“You have to get the big picture first,” she says. “You go read, ask questions and you figure it out.”
That is why she obtained the memorandum of understanding for the shooting investigation team and the manual that set out the parameters of those investigations.
Her experience offers lessons for Kansans in other communities looking to hold public officials accountable for their actions.
Albers learned the importance of seeking assistance from outside experts, such as the Brechner Center for Freedom of Information at the University of Florida in Gainesville.
Collaboration also came into play in a big way through JoCo United.
“None of us were mental health experts,” Albers says. “We all felt pretty empowered to do research. I think we all kind of felt our way through it. It was teamwork at its best.”
Albers also found it helpful to reimagine her professional skills as open records tools.
Looking for answers in the shooting, she says, was not much different from sorting through potential interventions for a struggling student when she was a principal.
Ingenuity also helps.
For example, Albers mined the Twitter feed of the Johnson County Regional Police Academy for clues about the FBI investigation.
In looking at tweets from 2016 when Jenison was undergoing training, she discovered that a Leawood police officer was among the instructors. Based on that information, she submitted an open records request to the city of Leawood, and unearthed a subpoena from the grand jury empaneled as part of the FBI investigation.
In another instance, when Albers hit a brick wall in seeking the Officer Involved Shooting Investigation Team memorandum of understanding from Overland Park and the district attorney’s office, she thought Prairie Village might be more amicable. She was right, and she got what she wanted.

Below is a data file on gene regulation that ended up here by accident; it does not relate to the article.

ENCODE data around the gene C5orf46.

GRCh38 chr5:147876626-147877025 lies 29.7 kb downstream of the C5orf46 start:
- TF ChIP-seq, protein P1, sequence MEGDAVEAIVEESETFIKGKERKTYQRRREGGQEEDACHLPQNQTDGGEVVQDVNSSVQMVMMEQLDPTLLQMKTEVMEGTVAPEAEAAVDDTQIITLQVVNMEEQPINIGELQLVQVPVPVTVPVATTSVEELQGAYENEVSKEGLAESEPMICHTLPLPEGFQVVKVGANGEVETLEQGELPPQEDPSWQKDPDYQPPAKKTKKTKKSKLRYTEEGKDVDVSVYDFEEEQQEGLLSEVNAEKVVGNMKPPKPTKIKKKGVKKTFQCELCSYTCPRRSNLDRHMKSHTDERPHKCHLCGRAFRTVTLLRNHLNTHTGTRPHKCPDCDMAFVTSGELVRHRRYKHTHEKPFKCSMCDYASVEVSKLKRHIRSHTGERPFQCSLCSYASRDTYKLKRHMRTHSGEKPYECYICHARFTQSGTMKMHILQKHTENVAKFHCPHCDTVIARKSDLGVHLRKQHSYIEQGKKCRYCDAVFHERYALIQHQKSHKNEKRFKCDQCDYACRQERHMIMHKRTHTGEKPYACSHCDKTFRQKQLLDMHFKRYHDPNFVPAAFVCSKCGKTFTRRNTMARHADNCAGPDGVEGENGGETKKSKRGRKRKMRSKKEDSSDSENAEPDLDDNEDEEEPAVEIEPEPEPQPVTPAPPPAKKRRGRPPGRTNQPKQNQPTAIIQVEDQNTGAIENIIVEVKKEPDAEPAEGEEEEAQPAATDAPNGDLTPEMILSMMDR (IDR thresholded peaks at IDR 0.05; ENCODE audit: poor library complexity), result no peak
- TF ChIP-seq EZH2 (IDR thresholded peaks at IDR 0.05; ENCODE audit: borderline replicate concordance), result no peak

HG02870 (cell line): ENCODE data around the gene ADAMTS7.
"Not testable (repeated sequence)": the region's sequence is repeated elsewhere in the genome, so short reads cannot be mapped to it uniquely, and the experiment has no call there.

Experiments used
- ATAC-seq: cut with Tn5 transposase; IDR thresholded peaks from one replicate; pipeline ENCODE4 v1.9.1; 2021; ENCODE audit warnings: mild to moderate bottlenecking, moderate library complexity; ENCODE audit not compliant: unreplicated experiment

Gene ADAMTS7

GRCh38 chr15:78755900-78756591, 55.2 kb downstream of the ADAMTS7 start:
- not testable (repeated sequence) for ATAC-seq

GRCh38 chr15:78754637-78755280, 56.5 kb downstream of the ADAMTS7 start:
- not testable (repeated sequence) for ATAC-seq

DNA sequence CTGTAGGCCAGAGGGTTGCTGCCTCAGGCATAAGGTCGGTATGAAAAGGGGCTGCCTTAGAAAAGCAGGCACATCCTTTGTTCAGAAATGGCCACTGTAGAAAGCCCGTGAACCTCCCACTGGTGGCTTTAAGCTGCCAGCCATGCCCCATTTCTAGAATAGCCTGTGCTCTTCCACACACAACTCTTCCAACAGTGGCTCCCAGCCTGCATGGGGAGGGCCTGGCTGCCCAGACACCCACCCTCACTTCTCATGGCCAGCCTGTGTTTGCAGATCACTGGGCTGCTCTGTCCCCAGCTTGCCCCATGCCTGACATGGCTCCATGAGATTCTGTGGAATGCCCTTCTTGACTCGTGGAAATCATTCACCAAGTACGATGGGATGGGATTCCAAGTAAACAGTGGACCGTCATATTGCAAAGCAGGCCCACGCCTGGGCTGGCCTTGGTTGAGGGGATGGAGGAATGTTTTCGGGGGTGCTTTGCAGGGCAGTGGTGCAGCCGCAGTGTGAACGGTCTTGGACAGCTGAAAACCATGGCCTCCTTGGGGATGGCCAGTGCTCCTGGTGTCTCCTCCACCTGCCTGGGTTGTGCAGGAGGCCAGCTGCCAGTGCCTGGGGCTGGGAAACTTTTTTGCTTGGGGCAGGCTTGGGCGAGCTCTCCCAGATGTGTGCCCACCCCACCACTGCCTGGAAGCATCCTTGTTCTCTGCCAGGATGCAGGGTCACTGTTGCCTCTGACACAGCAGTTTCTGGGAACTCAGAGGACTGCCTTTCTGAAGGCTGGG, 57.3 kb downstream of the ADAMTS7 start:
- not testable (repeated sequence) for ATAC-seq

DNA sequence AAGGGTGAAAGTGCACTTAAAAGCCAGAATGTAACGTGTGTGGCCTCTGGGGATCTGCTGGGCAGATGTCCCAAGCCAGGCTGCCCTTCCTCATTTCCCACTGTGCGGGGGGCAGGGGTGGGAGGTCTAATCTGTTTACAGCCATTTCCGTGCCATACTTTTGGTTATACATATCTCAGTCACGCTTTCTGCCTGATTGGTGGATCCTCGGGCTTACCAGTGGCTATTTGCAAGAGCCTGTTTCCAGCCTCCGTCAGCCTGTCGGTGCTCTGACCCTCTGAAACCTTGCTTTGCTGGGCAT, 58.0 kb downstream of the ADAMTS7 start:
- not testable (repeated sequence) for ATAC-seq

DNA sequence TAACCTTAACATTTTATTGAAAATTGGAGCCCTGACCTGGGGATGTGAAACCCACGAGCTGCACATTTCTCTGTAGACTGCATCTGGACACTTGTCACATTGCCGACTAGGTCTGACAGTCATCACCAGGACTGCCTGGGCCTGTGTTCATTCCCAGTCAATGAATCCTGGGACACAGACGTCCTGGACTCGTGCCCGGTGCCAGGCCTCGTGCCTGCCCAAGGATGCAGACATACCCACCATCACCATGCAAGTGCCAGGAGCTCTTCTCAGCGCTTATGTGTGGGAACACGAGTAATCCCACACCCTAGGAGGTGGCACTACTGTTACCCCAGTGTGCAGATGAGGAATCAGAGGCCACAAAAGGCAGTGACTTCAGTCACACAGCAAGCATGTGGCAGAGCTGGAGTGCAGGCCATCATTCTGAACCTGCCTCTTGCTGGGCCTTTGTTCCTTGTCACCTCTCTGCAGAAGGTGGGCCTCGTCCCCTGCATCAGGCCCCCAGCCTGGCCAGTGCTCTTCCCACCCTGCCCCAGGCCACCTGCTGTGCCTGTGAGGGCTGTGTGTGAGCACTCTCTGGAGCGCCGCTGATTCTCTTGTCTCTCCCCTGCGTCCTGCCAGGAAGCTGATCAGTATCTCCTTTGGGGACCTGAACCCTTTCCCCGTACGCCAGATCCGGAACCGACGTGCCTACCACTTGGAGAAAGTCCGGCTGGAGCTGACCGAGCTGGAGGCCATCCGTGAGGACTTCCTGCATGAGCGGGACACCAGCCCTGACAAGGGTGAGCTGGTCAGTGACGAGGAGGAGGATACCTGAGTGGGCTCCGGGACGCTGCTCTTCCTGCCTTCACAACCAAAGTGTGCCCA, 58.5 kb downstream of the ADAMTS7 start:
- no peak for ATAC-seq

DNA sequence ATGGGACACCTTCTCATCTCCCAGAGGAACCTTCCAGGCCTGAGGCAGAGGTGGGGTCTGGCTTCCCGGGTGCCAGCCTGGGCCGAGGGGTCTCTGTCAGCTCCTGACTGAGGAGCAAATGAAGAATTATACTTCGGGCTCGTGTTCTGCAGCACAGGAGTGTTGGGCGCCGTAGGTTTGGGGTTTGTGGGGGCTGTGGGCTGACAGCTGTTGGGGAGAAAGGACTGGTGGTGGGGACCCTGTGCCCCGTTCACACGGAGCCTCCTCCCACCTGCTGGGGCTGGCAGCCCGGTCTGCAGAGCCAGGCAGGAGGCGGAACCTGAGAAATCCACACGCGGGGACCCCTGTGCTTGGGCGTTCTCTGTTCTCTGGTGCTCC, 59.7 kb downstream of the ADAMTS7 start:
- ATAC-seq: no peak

Jill Quigley is an open records advocate as a board member with the Kansas Sunshine Coalition for Open Government. A former Kansas lawmaker, she is also active with Johnson County voter education groups.
She and Dave Trabert of the Kansas Policy Institute both agree Albers’ tenacity and background research is something all open records users would do well to emulate.
Government transparency is vital to an informed electorate, Quigley says. “It’s informed citizens that make informed votes that make democracy go,” she says.
Quigley also says Albers was smart to work with the media. “It does not do any good to sit in your home and stew about what you know,” she says.
Working with reporters was a two-way street, Albers says. She was a natural source for the media, but she also cultivated relationships with reporters who had experience covering crime issues. She even connected with one national reporter by using LinkedIn.
Albers says her background research also helped her provide credible, concise information to local and national reporters.
Quigley and Trabert say that government officials often deny requests simply because they don’t know the requirements of the law. The sunshine coalition has in the past worked with the attorney general’s office to train local officials on their obligations when it comes to open records, and Trabert says his organization is happy to answer open records questions for people.
One tip Trabert offers to requesters is that it can be better to make piecemeal requests rather than ask for a lot of records all at once. One good strategy, he says, is to incrementally file records requests, building upon information that is released.
That is also a good way to avoid a hefty fee from governments, which are allowed to charge search and copy fees. Excessive fees are a perennial concern for the sunshine coalition, Quigley says, and Trabert termed huge bills the “go-away price” used to stymie records requests.
Albers has experienced this to a certain extent: The Johnson County Sheriff’s Department charged her $64 in search and copying fees for a four-page roster of the members of the shooting investigation board. She had to return to the office because the office would only accept exact change or a money order – and it required payment in advance.
The two advocates also urged aggrieved constituents to lobby their state legislators for changes to open government laws.
But persuading government officials to embrace outside scrutiny might very well be what is needed most, Quigley says.
“Every organization has things wrong with it,” she says, “and we have kind of gotten away from the idea that you admit your faults and go forward, better.”
Mike Sherry is a former editor and writer for Flatland. He is now a communications consultant for nonprofits and freelance writer.